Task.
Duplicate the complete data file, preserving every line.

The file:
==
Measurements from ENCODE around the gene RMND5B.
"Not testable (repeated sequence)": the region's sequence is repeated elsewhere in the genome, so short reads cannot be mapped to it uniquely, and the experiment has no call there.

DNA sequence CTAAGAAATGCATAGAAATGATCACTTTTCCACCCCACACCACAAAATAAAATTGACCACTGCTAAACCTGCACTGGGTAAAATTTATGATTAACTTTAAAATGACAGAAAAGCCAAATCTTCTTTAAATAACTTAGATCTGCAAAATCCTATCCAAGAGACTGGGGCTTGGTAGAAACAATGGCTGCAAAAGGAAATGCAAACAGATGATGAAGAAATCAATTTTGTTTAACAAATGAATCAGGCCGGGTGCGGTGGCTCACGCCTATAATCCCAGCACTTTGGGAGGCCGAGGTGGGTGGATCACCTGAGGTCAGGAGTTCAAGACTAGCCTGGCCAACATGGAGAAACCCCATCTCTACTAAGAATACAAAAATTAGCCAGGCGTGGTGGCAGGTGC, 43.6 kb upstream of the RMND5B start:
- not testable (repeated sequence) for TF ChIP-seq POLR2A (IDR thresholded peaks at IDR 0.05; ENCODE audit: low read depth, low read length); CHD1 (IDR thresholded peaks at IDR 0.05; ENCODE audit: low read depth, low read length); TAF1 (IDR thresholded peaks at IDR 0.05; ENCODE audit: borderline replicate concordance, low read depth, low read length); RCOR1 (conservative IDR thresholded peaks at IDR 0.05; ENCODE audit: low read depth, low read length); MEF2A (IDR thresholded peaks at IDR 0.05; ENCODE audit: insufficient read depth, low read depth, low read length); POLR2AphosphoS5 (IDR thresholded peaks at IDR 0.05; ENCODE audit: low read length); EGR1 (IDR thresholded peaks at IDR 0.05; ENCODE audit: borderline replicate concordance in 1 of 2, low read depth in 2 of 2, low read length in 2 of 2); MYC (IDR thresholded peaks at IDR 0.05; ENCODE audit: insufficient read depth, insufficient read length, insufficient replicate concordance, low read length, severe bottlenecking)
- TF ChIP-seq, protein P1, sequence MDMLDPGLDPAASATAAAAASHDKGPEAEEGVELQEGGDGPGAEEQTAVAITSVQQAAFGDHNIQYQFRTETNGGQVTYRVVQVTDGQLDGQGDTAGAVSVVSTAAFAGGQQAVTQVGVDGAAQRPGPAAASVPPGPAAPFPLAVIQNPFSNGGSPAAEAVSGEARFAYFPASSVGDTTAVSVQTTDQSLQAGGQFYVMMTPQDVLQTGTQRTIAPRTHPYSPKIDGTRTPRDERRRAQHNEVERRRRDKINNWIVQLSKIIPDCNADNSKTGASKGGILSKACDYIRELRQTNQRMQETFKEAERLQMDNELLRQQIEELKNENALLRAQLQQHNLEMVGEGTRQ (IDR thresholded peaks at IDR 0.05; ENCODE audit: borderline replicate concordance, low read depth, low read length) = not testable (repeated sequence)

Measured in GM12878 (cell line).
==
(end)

Measurements from ENCODE around the gene RMND5B.
"Not testable (repeated sequence)": the region's sequence is repeated elsewhere in the genome, so short reads cannot be mapped to it uniquely, and the experiment has no call there.

DNA sequence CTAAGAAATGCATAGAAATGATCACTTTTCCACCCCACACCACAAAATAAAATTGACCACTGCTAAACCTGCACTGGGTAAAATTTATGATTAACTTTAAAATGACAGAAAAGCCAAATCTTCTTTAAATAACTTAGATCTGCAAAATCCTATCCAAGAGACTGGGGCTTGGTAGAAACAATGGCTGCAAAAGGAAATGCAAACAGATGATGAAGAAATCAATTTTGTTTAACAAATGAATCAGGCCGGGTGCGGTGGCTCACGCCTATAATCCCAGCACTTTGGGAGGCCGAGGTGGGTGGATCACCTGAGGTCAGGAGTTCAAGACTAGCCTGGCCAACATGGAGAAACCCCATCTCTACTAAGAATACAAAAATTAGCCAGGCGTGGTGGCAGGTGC, 43.6 kb upstream of the RMND5B start:
- not testable (repeated sequence) for TF ChIP-seq POLR2A (IDR thresholded peaks at IDR 0.05; ENCODE audit: low read depth, low read length); CHD1 (IDR thresholded peaks at IDR 0.05; ENCODE audit: low read depth, low read length); TAF1 (IDR thresholded peaks at IDR 0.05; ENCODE audit: borderline replicate concordance, low read depth, low read length); RCOR1 (conservative IDR thresholded peaks at IDR 0.05; ENCODE audit: low read depth, low read length); MEF2A (IDR thresholded peaks at IDR 0.05; ENCODE audit: insufficient read depth, low read depth, low read length); POLR2AphosphoS5 (IDR thresholded peaks at IDR 0.05; ENCODE audit: low read length); EGR1 (IDR thresholded peaks at IDR 0.05; ENCODE audit: borderline replicate concordance in 1 of 2, low read depth in 2 of 2, low read length in 2 of 2); MYC (IDR thresholded peaks at IDR 0.05; ENCODE audit: insufficient read depth, insufficient read length, insufficient replicate concordance, low read length, severe bottlenecking)
- TF ChIP-seq, protein P1, sequence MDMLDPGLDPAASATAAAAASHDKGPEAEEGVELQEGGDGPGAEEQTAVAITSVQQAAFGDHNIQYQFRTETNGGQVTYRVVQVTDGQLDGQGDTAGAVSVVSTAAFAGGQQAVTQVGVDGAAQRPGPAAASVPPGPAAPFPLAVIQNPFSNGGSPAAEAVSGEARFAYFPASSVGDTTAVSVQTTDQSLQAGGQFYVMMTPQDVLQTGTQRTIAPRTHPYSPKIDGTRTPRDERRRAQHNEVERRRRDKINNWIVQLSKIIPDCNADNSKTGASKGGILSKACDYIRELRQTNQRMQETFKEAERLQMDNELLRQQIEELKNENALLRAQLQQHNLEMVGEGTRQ (IDR thresholded peaks at IDR 0.05; ENCODE audit: borderline replicate concordance, low read depth, low read length) = not testable (repeated sequence)

Measured in GM12878 (cell line).